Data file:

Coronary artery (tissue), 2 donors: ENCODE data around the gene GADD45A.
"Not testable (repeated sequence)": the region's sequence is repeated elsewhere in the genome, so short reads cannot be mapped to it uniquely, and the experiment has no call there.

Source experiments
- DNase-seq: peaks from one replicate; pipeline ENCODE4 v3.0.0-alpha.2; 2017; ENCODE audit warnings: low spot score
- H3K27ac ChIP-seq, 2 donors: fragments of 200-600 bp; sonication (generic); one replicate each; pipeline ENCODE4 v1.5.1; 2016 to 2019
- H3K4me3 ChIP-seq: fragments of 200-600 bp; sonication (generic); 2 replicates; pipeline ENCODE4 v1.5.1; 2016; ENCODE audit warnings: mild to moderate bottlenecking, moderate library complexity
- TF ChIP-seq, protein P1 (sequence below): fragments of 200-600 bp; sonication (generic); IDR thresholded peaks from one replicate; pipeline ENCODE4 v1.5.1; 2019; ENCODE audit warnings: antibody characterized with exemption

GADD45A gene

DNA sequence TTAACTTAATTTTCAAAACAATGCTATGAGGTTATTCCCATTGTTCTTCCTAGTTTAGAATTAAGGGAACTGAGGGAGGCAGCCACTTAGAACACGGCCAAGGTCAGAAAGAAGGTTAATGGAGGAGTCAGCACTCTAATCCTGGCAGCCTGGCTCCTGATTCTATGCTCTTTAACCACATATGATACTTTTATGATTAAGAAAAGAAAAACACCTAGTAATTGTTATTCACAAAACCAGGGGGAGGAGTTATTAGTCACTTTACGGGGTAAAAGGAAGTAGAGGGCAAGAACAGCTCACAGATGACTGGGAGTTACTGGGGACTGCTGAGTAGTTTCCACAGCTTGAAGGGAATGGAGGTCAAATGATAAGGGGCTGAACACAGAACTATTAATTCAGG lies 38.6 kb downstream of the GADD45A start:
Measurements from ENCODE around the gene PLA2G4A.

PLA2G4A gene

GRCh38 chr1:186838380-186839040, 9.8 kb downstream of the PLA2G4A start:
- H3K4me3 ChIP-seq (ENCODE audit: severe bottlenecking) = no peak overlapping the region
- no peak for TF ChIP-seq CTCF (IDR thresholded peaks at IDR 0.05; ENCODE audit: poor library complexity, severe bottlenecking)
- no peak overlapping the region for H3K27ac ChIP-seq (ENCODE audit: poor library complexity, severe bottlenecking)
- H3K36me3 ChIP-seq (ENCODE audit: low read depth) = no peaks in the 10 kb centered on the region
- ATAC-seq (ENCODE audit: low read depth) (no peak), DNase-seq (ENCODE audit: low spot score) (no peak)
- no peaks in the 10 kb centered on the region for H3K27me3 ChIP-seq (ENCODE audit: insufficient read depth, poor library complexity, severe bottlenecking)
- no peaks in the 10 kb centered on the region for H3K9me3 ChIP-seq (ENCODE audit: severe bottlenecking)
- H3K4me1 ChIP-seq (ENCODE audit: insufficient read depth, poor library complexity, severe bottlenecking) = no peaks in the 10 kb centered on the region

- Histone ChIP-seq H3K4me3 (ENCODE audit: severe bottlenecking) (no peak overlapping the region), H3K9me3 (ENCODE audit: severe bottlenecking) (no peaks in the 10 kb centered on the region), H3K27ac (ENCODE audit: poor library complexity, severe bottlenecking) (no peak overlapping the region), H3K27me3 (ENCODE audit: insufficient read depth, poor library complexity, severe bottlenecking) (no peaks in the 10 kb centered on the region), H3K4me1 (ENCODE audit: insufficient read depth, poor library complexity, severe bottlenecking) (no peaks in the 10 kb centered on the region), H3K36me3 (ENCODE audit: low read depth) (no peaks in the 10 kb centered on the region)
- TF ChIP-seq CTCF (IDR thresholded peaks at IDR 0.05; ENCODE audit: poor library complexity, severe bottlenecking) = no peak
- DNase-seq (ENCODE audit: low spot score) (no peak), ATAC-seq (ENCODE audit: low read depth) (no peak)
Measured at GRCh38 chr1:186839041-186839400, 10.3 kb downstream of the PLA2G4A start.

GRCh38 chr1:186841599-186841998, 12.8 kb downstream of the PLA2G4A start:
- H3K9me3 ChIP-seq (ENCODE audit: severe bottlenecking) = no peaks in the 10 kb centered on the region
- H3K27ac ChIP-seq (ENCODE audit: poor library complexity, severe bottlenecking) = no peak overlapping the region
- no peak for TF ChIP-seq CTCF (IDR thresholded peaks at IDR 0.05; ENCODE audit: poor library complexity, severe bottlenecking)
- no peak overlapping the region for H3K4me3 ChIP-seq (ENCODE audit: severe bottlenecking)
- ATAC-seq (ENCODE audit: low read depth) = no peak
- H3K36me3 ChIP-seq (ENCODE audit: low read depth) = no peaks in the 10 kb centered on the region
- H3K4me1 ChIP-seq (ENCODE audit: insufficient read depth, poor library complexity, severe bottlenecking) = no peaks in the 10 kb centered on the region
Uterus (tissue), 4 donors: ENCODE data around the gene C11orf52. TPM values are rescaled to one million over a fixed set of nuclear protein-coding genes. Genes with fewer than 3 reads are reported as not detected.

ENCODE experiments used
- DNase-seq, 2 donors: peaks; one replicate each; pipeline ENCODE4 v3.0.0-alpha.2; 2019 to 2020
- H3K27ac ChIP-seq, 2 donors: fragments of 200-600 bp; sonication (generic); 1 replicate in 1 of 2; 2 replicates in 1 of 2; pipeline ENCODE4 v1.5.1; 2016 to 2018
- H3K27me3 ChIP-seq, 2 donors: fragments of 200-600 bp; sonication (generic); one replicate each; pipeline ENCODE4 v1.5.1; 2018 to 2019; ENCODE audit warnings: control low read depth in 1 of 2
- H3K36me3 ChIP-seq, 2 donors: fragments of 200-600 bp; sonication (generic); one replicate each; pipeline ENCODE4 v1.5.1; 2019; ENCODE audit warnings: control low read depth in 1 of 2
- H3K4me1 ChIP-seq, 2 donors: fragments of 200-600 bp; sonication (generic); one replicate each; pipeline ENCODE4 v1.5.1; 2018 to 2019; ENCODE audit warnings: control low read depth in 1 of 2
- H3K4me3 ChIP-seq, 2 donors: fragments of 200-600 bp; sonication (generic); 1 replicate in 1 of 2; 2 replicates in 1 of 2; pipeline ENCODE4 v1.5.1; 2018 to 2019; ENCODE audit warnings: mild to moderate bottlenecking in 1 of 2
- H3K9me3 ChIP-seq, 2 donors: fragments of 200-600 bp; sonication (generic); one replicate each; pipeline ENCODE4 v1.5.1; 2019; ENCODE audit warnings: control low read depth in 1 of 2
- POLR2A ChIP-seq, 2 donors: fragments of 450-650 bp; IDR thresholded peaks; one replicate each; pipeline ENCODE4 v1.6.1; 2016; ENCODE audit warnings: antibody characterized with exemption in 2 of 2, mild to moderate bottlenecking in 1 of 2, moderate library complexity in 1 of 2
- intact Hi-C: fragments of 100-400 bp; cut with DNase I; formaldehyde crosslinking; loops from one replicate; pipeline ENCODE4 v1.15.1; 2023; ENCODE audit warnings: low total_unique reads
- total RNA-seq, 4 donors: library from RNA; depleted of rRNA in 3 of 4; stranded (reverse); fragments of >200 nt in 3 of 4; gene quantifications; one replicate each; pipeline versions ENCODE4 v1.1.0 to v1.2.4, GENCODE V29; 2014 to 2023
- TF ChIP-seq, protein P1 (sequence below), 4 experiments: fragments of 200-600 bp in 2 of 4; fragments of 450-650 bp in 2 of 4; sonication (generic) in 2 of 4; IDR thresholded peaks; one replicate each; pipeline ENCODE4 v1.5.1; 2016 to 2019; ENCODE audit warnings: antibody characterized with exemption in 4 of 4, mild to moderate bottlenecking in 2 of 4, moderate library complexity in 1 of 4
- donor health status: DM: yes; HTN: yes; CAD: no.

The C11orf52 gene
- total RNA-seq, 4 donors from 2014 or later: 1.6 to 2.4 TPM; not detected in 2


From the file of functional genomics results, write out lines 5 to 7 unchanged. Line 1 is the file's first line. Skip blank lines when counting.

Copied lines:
- H3K27ac ChIP-seq, 2 donors: fragments of 200-600 bp; sonication (generic); one replicate each; pipeline ENCODE4 v1.5.1; 2016 to 2019
- H3K4me3 ChIP-seq: fragments of 200-600 bp; sonication (generic); 2 replicates; pipeline ENCODE4 v1.5.1; 2016; ENCODE audit warnings: mild to moderate bottlenecking, moderate library complexity
- TF ChIP-seq, protein P1 (sequence below): fragments of 200-600 bp; sonication (generic); IDR thresholded peaks from one replicate; pipeline ENCODE4 v1.5.1; 2019; ENCODE audit warnings: antibody characterized with exemption